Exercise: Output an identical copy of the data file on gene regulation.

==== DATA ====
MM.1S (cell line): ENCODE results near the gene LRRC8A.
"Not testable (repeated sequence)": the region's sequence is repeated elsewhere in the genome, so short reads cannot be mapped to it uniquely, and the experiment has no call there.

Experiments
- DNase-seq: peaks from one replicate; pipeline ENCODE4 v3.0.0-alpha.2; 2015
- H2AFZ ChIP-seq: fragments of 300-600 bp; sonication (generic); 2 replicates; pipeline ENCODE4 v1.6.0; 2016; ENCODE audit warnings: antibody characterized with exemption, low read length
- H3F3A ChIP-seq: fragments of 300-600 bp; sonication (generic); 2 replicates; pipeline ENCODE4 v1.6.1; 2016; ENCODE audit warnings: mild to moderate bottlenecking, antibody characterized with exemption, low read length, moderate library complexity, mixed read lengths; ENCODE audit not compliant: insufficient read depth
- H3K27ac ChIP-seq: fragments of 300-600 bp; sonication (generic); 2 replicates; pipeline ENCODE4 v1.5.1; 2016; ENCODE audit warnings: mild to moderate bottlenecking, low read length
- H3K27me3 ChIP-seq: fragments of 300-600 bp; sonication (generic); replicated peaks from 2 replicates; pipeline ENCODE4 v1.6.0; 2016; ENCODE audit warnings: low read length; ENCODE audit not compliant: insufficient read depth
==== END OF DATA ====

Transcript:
MM.1S (cell line): ENCODE results near the gene LRRC8A.
"Not testable (repeated sequence)": the region's sequence is repeated elsewhere in the genome, so short reads cannot be mapped to it uniquely, and the experiment has no call there.

Experiments
- DNase-seq: peaks from one replicate; pipeline ENCODE4 v3.0.0-alpha.2; 2015
- H2AFZ ChIP-seq: fragments of 300-600 bp; sonication (generic); 2 replicates; pipeline ENCODE4 v1.6.0; 2016; ENCODE audit warnings: antibody characterized with exemption, low read length
- H3F3A ChIP-seq: fragments of 300-600 bp; sonication (generic); 2 replicates; pipeline ENCODE4 v1.6.1; 2016; ENCODE audit warnings: mild to moderate bottlenecking, antibody characterized with exemption, low read length, moderate library complexity, mixed read lengths; ENCODE audit not compliant: insufficient read depth
- H3K27ac ChIP-seq: fragments of 300-600 bp; sonication (generic); 2 replicates; pipeline ENCODE4 v1.5.1; 2016; ENCODE audit warnings: mild to moderate bottlenecking, low read length
- H3K27me3 ChIP-seq: fragments of 300-600 bp; sonication (generic); replicated peaks from 2 replicates; pipeline ENCODE4 v1.6.0; 2016; ENCODE audit warnings: low read length; ENCODE audit not compliant: insufficient read depth